Physical exertion triggers the three primary neurotransmitters - norepinephrine, serotonin, and dopamine. These neurotransmitters can improve motivation, mood, memory, and make you feel less tired. Although it won’t help if you’re at the level of sleep deprivation, it can help when you’re just feeling a bit sluggish.
Exercise can enlarge and strengthen the hippocampus as well as the prefrontal cortex over time. Although scientists don’t know exactly how exercise changes memory over time, they agree that it can improve learning and recall abilities. This leads to improved cognitive function and could help with degenerative conditions that cause memory loss. Studies show that children and young adults who exercise just a few times per week have better test scores than those who do it. They also retain more of what they read(Harvard Health).
[Related: How To Stay Focused for Peak Productivity]
If the brain-boosting benefits of exercise are enticing, then we've got you covered with some of the best exercises according to their benefits on your brain health.
As with most good things, you can hit a point of diminishing returns. Research shows that when you significantly increase the volume of endurance exercises you participate in weekly, it can negatively impact your decision-making skills (Science Direct). Not to mention your risk of injury goes up when you overdo your workouts. (Cleveland Clinic on Repetitive Strain Injuries)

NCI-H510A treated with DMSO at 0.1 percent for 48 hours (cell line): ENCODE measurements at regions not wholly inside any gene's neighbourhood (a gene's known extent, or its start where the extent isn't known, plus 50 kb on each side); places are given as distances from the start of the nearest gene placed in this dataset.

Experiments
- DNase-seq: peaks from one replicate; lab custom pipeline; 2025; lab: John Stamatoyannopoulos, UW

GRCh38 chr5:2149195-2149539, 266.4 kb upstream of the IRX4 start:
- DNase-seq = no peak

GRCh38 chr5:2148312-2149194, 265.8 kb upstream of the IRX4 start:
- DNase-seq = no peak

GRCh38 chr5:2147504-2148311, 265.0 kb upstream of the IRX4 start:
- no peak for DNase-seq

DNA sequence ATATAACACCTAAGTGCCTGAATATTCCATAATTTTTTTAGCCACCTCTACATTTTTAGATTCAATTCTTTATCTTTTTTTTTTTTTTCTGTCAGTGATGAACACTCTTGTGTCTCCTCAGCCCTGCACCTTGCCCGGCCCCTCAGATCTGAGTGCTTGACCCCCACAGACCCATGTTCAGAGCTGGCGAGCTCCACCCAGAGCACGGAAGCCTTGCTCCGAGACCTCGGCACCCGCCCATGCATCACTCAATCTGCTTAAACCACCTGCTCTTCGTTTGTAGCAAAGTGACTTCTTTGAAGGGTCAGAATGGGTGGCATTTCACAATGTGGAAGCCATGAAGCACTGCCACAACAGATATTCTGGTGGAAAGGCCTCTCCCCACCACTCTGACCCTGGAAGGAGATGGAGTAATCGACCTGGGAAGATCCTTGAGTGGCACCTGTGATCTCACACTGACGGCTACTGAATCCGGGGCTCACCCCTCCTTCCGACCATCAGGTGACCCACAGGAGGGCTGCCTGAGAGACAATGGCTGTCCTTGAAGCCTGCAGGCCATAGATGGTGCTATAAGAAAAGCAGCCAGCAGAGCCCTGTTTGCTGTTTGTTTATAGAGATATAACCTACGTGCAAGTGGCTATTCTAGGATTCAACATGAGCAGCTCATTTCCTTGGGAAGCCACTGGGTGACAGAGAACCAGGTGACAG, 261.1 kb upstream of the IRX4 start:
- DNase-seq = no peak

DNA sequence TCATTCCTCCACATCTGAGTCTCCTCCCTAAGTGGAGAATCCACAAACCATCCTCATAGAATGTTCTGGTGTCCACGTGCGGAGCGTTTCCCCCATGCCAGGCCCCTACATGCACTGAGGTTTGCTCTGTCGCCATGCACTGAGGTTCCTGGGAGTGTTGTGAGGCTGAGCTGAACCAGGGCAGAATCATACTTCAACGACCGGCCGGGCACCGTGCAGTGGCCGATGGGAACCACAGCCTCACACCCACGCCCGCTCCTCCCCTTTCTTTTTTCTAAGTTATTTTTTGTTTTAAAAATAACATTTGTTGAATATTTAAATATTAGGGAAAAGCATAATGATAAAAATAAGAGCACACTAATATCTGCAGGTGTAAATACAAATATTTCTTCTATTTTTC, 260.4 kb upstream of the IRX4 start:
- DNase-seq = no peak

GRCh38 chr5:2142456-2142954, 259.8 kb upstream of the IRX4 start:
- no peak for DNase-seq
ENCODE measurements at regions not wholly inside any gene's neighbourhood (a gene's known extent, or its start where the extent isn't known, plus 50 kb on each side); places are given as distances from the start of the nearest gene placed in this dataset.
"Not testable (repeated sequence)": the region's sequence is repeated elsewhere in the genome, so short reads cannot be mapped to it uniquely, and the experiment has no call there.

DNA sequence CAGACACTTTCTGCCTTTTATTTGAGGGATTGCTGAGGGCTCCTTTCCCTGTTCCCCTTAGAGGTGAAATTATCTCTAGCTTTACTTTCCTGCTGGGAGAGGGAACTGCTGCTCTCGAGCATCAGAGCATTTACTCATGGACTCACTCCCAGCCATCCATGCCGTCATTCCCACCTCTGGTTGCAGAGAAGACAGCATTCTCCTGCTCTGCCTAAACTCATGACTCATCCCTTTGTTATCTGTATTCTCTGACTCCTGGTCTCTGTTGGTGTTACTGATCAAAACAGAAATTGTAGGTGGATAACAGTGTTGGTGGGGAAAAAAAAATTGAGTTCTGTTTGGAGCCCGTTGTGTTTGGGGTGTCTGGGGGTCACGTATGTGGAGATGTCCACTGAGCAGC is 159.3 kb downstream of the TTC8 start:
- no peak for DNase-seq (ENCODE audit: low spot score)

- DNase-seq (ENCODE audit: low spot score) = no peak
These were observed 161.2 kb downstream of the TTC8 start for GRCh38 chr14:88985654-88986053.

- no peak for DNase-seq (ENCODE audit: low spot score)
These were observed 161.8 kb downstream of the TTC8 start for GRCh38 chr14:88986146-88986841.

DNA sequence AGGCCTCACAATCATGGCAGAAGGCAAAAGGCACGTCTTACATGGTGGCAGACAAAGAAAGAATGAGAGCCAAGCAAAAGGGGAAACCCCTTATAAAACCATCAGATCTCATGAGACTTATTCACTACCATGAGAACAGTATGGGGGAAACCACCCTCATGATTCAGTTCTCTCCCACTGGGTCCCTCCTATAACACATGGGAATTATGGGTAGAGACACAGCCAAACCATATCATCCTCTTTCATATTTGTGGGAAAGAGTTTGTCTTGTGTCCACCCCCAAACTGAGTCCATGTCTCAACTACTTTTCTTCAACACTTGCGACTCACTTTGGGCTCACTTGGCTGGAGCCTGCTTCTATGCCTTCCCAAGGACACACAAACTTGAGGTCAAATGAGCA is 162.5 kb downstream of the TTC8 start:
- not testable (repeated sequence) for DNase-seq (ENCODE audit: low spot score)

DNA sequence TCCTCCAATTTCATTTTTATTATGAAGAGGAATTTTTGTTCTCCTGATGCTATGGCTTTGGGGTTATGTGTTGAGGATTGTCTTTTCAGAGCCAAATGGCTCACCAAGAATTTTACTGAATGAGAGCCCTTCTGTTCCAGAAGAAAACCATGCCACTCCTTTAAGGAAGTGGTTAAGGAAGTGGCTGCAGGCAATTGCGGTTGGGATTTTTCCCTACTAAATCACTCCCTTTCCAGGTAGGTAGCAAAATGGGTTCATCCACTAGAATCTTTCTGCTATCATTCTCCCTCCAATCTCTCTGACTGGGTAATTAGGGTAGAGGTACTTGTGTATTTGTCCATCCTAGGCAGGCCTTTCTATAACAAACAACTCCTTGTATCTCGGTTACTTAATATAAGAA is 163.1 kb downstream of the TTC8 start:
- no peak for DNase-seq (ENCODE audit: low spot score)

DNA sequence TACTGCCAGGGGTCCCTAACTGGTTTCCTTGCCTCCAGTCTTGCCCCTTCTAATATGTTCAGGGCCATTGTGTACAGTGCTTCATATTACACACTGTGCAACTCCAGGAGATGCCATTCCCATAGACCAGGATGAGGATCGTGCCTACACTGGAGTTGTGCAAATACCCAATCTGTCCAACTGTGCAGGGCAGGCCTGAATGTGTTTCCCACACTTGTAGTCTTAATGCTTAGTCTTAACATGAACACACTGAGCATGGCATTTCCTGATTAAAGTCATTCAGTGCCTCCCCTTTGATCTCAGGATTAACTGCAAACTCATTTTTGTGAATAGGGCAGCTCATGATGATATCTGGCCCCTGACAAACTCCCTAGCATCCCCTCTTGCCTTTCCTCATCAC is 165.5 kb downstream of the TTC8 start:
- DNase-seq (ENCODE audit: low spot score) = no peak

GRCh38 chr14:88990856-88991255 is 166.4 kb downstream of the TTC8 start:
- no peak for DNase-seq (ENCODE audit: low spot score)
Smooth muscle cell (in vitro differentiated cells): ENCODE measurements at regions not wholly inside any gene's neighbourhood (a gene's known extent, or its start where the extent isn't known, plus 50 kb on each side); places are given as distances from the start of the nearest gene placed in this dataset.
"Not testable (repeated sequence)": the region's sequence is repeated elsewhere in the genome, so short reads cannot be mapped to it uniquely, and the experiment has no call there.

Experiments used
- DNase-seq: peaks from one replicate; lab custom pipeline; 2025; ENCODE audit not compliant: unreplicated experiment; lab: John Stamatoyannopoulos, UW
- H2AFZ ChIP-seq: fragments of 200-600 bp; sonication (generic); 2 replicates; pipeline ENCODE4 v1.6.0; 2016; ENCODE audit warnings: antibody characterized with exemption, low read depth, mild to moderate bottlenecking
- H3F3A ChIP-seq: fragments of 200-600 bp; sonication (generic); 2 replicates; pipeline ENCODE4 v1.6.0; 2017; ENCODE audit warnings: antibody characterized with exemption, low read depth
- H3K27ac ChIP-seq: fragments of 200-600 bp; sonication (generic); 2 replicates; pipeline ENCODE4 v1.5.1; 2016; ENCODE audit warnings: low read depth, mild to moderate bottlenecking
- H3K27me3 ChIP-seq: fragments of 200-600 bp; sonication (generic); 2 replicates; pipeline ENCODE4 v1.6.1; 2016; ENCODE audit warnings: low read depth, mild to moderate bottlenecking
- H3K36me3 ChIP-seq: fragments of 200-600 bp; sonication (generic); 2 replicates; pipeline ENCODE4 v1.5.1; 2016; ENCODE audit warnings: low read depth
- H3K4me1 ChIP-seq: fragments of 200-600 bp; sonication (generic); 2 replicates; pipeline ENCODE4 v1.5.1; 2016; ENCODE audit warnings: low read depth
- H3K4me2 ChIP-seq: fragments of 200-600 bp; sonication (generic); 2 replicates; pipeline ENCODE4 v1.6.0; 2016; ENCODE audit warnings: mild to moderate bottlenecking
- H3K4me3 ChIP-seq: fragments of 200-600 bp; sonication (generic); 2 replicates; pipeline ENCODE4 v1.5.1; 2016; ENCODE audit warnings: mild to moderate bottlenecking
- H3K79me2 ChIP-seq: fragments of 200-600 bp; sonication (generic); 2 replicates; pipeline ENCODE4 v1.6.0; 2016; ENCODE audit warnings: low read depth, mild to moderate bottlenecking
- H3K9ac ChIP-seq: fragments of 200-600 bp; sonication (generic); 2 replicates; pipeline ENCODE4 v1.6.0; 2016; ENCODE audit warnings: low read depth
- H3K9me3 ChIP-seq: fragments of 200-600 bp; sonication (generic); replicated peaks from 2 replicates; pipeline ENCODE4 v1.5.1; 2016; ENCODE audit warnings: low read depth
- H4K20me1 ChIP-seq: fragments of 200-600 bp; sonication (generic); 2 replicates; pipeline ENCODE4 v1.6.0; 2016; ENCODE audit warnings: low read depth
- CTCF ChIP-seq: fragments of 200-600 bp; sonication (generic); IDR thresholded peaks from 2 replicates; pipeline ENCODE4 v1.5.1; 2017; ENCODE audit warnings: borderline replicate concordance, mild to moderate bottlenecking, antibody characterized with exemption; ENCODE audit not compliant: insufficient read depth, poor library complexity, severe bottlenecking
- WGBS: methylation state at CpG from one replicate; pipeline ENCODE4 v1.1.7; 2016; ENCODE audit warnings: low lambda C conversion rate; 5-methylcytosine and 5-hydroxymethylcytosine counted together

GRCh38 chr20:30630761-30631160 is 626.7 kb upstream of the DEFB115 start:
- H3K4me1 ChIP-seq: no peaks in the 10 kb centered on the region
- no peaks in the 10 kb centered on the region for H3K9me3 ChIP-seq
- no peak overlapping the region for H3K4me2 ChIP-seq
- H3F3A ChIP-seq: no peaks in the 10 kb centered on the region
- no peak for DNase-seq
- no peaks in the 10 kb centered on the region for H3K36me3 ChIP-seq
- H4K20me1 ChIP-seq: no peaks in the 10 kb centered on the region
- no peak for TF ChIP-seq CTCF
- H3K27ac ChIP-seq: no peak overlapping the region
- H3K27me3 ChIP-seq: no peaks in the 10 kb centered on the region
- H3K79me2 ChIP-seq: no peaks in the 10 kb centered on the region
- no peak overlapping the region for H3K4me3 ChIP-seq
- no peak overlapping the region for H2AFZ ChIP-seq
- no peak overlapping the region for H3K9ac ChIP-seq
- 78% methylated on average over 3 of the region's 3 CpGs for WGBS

You’ll only see brain fatigue and other such consequences in extreme cases, however. As long as you are active enough and allow yourself enough time for recovery, you can reap positive rewards such as muscle, bone, and connective tissue growth.
When it comes to figuring out how much to exercise, unfortunately, there is no magic number. Everyone is different, and our bodies have different needs. Experts estimate that everyone should exercise for about an hour per day to strengthen the brain.
If this sounds daunting, keep in mind that you don’t need to hit the gym for an hour every day. The one-hour target is not referring to 60 minutes of high-intensity cardio exercises each day. Exercise in this case simply means staying active and moving. Walking, dancing, swimming, or even deep cleaning the house can count towards that goal!
Exercise is one of the best things you can do for your mind, body, and soul. If you’re out of practice, remember to start small and don’t overdo it. It’s better to gradually work up to your goal than to injure yourself trying. Figure out what would make exercise more enjoyable, and accommodate those needs. Walking with a friend, listening to music or a podcast, or doing it in smaller increments throughout the day are great options to get started.
This article is provided for informational purposes only and is not intended to be used as medical advice. If you have immediate concerns about your health, please seek the help of your physician.